(CCLaP is dedicated to reviewing as many contemporary books as possible, including self-published volumes; click here to learn how to submit your own book for possible review, although be warned that it needs to have been published within the last 12 months to be considered. For the complete list of all books reviewed here, as well as the next books scheduled to be read, click here.)
Queen of the Jews
By N.L. Herzenberg
Reviewed by Chris Schahfer
Well, you can't say Herzenberg has no ambition. Queen of the Jews runs three different plot threads together: the story of housepainter Alejandro's interactions with his client Galia; Alejandro's separate but related interactions with a professor, who has sinister plans that involve Galia; and a retelling of the Maccabees Revolt, which history students might recognize as a conflict between pre-Christian Jews and ancient Greeks. Of course, a lot of these threads play it pretty standard for the conspiracy-thriller thing, especially Alejandro's interactions with the professor, who never really does much to distinguish himself beyond the "shadowy-villain" archetype, but I have to admit, stringing these three plots together was an ambitious move.
Still, the problem with Queen of the Jews is it doesn't do a lot to distinguish itself from other conspiracy thrillers. There's nothing particularly wrong with the prose, which is competent if unexceptional; Herzenberg overuses internal monolog, especially in Alejandro's interactions with Galia, but at least that internal monolog feels conversational, if a little bit stiff and wordy. Not the best, not the worst, in other words. Similarly, the plotting's a little slow for its genre, but everyone's allowed the occasional slow burn. Queen of the Jews doesn't suffer from any major structural mistakes so much as it simply fails to compel. The ingredients for a compelling novel are all here, too. A conflicted protagonist in Alejandro, torn between his loyalties to the Professor and his feelings for Galia, a fascinating and hugely influential historical event in the Maccabees rebellion, and some political implications - for instance, Alejandro agrees to work for the Professor to receive his green card. Yet the material never lives up to its potential, never gets any better than "just okay," never kicks into overdrive. A frustrating case of wasted potential if there ever was one.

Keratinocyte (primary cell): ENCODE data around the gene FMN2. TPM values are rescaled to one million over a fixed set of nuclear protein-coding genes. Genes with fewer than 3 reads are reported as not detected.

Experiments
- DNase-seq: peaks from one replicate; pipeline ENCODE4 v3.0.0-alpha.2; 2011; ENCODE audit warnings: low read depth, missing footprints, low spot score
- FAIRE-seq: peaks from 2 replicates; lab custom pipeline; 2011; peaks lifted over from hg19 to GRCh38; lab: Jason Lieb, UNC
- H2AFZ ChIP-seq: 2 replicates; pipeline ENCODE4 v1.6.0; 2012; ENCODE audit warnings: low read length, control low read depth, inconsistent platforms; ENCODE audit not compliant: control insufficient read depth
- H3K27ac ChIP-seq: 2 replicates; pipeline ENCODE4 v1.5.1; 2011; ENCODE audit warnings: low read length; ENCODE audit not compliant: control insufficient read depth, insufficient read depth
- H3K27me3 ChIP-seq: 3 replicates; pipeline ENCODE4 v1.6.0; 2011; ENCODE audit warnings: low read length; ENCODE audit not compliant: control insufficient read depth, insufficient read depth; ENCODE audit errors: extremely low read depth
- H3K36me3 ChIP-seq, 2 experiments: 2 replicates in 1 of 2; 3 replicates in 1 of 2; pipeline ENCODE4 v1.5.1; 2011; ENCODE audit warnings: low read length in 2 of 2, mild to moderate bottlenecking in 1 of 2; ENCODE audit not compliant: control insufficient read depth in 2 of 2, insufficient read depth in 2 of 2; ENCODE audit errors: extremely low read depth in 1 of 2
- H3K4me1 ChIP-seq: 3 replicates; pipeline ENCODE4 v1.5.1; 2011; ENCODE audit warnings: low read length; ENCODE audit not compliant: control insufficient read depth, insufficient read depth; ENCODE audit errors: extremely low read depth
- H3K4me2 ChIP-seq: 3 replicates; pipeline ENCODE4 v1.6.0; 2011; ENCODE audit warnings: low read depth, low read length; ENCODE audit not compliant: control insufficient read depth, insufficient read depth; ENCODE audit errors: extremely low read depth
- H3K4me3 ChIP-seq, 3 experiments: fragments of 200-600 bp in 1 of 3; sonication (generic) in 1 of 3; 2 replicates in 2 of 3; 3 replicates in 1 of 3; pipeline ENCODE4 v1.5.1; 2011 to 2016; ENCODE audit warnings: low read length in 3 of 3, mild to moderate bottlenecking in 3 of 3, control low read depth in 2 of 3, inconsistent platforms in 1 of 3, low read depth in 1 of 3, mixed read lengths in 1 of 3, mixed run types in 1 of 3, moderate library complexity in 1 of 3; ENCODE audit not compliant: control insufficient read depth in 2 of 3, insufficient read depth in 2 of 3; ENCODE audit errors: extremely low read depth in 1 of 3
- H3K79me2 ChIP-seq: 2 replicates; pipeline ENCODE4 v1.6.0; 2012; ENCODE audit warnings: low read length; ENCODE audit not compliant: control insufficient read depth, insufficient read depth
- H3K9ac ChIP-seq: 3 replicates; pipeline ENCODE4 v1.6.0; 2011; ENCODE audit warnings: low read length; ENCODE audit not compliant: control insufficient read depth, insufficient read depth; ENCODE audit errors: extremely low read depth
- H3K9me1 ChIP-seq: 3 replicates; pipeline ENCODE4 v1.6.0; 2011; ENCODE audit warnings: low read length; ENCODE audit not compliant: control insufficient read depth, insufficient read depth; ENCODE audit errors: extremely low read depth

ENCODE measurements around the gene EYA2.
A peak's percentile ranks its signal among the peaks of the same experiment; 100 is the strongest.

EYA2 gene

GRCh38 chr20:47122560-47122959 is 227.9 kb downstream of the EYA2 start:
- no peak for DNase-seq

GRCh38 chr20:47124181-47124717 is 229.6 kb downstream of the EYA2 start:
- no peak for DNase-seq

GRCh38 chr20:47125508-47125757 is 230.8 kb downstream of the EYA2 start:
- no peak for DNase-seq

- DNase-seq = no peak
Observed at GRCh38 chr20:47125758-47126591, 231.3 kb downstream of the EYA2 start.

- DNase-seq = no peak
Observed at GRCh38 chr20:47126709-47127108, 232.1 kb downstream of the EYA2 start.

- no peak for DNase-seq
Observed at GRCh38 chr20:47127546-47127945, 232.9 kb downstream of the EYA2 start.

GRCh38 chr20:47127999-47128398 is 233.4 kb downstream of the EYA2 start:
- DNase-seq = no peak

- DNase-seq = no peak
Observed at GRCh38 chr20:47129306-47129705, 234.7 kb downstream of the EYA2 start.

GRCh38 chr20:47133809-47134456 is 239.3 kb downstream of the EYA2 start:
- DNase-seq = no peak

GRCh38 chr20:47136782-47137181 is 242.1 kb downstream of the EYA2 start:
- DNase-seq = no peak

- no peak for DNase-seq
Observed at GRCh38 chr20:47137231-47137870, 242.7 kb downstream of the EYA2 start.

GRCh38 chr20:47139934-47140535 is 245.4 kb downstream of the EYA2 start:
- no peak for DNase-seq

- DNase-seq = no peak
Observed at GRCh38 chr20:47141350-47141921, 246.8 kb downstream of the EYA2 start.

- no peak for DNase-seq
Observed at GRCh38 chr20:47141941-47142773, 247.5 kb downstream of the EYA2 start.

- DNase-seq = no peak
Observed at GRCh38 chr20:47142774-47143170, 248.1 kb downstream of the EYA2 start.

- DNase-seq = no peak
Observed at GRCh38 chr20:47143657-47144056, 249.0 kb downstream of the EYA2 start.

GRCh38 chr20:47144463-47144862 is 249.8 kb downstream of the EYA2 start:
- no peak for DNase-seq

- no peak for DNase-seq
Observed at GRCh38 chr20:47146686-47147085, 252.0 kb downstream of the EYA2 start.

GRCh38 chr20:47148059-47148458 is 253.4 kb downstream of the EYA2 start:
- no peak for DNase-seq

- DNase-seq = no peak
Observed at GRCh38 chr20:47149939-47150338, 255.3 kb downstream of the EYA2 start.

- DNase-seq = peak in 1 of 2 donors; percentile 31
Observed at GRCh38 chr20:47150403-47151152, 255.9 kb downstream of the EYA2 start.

Out of 10: 5.3